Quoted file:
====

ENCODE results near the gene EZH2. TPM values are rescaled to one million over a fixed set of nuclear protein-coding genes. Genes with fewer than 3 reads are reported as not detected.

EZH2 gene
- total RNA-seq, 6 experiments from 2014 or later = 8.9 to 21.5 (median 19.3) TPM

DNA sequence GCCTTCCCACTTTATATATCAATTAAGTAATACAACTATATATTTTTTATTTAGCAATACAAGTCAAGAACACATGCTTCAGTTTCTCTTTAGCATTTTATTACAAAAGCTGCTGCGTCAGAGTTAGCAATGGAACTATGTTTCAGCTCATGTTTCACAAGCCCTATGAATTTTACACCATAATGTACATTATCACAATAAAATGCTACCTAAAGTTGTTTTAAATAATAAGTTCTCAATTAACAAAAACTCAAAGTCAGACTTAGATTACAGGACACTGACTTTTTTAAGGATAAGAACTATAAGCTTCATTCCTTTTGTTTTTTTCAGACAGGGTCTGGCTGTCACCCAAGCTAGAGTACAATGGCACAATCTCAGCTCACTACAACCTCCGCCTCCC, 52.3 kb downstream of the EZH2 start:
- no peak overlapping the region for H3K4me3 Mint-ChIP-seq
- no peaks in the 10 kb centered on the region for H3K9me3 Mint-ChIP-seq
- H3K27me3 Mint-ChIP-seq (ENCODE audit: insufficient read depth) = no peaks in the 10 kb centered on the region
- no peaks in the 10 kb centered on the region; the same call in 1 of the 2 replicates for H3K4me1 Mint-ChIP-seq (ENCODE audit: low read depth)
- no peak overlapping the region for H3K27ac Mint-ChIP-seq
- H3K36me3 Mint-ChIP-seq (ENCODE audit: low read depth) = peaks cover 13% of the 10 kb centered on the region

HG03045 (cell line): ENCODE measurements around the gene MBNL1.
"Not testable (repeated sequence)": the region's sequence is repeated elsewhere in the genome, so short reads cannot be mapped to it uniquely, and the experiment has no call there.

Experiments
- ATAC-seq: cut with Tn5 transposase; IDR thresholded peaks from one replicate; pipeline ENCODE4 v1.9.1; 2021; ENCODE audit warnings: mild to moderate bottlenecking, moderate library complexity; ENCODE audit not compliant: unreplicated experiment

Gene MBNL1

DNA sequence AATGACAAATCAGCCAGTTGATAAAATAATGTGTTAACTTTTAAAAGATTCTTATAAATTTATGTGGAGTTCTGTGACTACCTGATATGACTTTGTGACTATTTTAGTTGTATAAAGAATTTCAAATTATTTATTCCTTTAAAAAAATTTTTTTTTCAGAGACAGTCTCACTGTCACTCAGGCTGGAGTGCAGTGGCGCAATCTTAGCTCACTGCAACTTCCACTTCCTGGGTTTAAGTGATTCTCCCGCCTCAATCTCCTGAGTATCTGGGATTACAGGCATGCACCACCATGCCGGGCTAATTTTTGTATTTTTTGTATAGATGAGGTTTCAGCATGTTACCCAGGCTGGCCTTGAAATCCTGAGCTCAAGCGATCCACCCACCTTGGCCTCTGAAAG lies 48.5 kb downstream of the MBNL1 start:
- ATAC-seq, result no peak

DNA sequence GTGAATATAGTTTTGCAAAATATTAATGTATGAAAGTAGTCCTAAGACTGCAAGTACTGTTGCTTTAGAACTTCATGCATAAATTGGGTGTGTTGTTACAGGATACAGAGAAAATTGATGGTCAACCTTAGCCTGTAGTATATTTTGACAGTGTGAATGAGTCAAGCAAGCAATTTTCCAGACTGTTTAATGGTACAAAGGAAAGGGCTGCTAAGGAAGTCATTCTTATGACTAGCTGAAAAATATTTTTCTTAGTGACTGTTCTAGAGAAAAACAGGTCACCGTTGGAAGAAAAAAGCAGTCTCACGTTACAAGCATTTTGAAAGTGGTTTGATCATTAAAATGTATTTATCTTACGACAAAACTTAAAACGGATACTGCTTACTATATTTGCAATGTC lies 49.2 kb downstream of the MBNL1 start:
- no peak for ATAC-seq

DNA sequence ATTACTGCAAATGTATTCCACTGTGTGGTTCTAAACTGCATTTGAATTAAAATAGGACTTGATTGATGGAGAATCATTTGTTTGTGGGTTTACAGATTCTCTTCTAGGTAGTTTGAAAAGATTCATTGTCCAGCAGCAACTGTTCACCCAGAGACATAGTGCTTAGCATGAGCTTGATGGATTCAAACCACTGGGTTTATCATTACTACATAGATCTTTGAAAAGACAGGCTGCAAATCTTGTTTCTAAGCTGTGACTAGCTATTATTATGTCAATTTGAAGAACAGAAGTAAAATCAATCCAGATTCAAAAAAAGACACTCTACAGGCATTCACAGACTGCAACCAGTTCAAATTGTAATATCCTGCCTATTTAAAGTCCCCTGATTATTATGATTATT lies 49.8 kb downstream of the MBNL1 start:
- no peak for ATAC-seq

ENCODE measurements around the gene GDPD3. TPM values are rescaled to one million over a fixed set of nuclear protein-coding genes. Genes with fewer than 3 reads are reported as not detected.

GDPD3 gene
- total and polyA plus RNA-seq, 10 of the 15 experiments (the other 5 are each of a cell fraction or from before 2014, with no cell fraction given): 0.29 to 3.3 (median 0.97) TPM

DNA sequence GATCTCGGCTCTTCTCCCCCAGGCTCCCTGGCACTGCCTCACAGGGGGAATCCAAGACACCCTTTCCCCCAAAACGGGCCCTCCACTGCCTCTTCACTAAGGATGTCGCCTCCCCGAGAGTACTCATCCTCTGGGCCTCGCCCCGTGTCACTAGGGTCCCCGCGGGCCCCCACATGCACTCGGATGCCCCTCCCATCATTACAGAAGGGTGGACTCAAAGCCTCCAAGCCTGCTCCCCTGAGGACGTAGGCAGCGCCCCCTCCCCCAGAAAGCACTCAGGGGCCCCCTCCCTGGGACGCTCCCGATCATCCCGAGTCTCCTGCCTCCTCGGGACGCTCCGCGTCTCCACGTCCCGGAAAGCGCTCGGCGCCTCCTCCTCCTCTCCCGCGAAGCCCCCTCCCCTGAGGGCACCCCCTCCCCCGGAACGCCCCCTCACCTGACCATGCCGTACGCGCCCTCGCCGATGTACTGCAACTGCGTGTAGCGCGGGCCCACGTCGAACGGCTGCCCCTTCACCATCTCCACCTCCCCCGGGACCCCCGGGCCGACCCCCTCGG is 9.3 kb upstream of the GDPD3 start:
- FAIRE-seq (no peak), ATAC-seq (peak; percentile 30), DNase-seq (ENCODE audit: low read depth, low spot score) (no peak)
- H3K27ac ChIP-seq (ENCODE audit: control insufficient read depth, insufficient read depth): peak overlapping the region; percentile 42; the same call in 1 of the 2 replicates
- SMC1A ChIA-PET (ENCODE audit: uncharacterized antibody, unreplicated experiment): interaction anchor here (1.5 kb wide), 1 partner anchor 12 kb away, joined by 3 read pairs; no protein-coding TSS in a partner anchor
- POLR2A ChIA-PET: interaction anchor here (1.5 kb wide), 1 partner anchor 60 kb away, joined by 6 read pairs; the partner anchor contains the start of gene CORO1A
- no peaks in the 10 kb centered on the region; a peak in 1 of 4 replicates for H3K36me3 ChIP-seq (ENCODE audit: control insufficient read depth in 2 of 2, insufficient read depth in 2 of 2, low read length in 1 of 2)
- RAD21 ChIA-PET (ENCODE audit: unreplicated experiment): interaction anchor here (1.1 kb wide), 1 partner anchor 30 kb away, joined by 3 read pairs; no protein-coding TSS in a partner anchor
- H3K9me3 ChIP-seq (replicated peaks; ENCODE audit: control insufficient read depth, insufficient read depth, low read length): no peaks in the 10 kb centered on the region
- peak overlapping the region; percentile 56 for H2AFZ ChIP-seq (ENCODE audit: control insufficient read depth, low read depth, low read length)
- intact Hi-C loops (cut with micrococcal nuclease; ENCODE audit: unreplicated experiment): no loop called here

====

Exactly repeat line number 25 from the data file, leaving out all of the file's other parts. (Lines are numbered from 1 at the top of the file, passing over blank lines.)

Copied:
DNA sequence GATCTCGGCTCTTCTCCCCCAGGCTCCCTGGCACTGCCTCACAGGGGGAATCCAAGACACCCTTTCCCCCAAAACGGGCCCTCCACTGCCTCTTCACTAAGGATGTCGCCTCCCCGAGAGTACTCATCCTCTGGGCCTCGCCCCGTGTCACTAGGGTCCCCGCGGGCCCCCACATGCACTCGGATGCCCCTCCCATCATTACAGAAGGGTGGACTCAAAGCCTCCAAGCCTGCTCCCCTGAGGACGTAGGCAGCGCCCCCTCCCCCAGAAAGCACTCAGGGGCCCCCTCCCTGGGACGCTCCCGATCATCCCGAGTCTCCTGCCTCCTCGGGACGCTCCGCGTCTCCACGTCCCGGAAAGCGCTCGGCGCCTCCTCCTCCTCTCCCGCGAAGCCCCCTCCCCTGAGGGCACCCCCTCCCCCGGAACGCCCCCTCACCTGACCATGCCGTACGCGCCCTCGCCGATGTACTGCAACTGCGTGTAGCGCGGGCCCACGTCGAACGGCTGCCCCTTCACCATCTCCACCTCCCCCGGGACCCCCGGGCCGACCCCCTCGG is 9.3 kb upstream of the GDPD3 start: